The OIJ reports an increase in complaints about computer crimes where the elderly population is the second most affected population, how is FinTech seen as an option to fight cybercrime?
According to information from the Judicial Investigation Agency (OIJ) as of December 13, 2020, 100 more complaints have been filed than in the same month of 2019.
This occurs in a context where the use of technology increased as a result of the pandemic, a situation that has been exploited by cybercrime where as of December 13, 2020, 2,084 complaints have been filed.
FinTechs can become a powerful ally in cybersecurity through a correct educational campaign since the use of their applications stands out for their simple, intuitive interfaces that make use of multi-factor security.
Financial entities must keep up-to-date and at the same time execute constant education campaigns for their users, especially for groups of older adults where they are reiterated not to provide information to third parties by any means other than going directly to a branch. physical.
In the case of Antit, our applications use biometric security to automate processes and provide greater security to our users based on the latest technology for this.
So far this year, the Ministry of Finance has reported an increase in telephone scams with the scam of help for the withdrawal request of the Labor Capitalization Fund (FCL), tax reduction, and data request for the Covid-19 issue.
Therefore, it is recommended to be suspicious of unknown or private numbers, demand data that confirms your real identity, and above all, never provide confidential data. Recently, the OIJ revealed the detection of a group of criminals who, through telephone calls from La Reforma, stole up to ¢ 20 million bank accounts.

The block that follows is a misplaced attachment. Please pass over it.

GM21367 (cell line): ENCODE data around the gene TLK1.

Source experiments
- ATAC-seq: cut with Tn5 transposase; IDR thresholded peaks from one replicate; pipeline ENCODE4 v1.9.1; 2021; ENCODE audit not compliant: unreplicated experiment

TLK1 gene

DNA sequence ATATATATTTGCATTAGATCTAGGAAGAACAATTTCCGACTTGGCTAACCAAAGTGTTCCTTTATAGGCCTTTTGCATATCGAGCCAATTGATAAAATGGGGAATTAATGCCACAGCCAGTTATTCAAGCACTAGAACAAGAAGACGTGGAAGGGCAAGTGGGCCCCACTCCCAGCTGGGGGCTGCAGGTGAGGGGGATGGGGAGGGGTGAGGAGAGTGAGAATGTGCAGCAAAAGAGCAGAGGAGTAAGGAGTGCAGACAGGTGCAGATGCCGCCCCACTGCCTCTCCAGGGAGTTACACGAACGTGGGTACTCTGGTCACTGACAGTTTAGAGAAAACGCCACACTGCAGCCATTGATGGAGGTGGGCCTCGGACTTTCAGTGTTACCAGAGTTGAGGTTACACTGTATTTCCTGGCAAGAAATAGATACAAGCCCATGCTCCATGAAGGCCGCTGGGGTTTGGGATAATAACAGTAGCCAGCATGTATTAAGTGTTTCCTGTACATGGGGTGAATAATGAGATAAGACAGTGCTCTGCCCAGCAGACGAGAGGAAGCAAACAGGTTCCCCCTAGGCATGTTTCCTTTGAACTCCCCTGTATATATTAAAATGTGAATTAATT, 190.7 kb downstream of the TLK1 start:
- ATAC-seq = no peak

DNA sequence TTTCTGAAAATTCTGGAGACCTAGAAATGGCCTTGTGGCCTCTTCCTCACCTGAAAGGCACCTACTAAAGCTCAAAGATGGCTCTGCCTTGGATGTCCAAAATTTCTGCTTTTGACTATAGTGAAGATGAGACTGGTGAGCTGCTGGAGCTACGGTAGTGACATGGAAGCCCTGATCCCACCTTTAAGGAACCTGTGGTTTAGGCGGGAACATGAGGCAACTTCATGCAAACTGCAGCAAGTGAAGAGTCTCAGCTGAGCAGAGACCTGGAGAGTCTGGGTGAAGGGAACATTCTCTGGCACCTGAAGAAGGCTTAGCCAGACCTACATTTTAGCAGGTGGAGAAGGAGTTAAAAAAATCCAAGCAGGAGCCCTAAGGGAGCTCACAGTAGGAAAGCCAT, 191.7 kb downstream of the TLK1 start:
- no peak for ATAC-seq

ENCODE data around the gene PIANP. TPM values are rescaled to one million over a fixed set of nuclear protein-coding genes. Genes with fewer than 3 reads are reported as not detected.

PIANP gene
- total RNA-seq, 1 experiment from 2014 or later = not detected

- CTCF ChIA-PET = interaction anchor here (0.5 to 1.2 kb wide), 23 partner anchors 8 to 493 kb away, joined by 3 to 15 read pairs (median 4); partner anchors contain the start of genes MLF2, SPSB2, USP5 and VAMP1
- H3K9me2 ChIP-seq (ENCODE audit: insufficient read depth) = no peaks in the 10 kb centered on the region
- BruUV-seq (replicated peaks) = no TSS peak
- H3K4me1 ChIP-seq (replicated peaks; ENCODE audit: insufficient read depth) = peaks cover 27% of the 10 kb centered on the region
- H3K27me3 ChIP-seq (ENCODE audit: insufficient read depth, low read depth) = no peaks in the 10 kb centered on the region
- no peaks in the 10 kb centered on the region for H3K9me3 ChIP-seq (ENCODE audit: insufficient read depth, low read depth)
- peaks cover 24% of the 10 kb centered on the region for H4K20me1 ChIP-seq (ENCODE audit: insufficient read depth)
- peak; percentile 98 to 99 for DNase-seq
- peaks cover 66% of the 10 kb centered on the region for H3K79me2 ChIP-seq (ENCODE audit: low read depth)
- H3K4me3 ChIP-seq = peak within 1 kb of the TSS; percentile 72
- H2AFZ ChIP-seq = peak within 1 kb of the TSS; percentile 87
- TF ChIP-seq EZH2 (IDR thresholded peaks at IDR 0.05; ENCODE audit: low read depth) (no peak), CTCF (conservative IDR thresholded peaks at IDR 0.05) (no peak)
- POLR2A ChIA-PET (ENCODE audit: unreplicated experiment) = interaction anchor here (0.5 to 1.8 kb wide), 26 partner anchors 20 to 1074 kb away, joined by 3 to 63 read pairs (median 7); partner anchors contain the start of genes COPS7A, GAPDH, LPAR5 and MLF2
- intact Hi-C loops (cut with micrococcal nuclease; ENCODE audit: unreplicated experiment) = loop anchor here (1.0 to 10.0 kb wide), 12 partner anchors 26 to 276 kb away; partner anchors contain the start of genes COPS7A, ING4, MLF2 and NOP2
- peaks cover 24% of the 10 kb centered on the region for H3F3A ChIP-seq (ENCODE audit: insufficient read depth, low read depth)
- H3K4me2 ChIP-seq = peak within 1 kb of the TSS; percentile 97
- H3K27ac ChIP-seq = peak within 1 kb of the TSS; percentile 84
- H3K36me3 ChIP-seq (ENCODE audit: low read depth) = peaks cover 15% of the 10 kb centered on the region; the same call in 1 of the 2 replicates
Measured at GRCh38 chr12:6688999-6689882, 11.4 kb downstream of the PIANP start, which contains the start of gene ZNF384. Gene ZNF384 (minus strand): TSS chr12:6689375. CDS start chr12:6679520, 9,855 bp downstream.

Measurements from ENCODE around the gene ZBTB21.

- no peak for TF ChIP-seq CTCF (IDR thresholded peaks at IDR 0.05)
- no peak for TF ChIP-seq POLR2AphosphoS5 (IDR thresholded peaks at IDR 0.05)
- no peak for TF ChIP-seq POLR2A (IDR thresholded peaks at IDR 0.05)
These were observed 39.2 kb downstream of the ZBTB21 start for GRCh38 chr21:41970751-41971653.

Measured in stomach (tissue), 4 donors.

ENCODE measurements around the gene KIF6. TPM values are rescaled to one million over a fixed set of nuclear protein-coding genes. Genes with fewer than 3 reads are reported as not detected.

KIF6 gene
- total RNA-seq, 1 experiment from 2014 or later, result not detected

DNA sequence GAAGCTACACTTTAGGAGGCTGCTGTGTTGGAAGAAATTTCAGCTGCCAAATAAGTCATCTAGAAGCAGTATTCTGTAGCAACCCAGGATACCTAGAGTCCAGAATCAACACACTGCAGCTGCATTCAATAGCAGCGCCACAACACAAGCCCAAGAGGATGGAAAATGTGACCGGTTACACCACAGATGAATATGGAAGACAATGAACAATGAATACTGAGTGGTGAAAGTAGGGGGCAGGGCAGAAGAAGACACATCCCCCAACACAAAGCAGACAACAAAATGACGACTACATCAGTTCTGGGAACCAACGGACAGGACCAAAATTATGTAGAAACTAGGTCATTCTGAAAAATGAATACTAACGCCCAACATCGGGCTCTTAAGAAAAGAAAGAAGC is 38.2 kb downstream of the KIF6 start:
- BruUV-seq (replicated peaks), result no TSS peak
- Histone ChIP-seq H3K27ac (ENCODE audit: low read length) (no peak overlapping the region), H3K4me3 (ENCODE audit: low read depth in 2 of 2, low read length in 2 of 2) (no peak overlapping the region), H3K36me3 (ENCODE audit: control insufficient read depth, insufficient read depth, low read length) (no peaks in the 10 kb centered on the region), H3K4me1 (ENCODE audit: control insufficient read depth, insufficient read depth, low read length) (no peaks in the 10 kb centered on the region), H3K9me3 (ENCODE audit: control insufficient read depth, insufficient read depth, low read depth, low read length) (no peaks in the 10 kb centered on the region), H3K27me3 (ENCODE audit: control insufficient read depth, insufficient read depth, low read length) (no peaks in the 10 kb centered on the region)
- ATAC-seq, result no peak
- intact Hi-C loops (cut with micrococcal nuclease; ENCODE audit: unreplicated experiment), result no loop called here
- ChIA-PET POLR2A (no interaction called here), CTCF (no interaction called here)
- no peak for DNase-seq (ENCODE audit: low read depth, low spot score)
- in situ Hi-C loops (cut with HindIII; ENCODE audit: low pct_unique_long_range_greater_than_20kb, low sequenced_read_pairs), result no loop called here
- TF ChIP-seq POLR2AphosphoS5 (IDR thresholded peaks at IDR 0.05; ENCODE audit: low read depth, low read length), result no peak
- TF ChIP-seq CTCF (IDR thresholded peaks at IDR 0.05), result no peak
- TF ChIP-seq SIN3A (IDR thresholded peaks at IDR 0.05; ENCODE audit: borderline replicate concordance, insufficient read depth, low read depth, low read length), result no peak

Most of these attacks make use of social engineering, investigating the victim through social networks to obtain personal data and relevant information, which they use to gain the trust of the person, deceive them and impersonate an authentic entity.
As can be seen in the graph below, the province of San José has remained the most affected, only in the provinces of Puntarenas, Heredia, and Limón were there fewer complaints in the 2020 period.
During 2020 the banking industry has suffered significant attacks around the world, according to the findings of IBM Security and the cost of cyber data breaches amounts to $ 8.2 million.
Antit is a company focused on FinTech development that stands out in this regard, its applications are certified with Deloitte security audits.
And it is that with the simple use of a computer and Internet access, cyber criminals can cause damage from anonymity, targeting mainly financial institutions in Latin America.
Currently, banks must maintain constant risk monitoring and invest in the use of more robust cybersecurity technologies, an investment that must be even greater and includes a risk diagnosis and a maturity assessment, to use the solutions that best suit the needs of the company.
Cybercrime evolves every day, therefore banks and companies, in general, must evolve in the detection mechanisms of these cybercriminals. Online crime already accounts for approximately half of all property crimes in the world.
Likewise, during 2020 the group of Older Adults is the second most affected with 114 complaints from them. As a consequence, this group has become one of the most vulnerable and one of the preferred targets of cybercriminals due to their excess of confidence.
Costa Rica is ranked fifth in the Americas in Cybersecurity according to the National Cybersecurity Index, which includes 160 countries, our country is only preceded by the United States, Paraguay, Chile, and Canada.
With the arrival of the pandemic, the use of online banking intensified, and with this the attacks on the security of these platforms, however, many of these violations happen due to the recklessness of the users themselves. After the computer scam, the second crime with the greatest repetition is identity theft.
The same as the law sanctions in its article 230 “with a prison sentence of one to three years who impersonates the identity of a natural or legal person or of a commercial brand in any social network, Internet site, electronic or information technology medium. Identity theft refers to when someone accesses the information of a third party to commit fraud.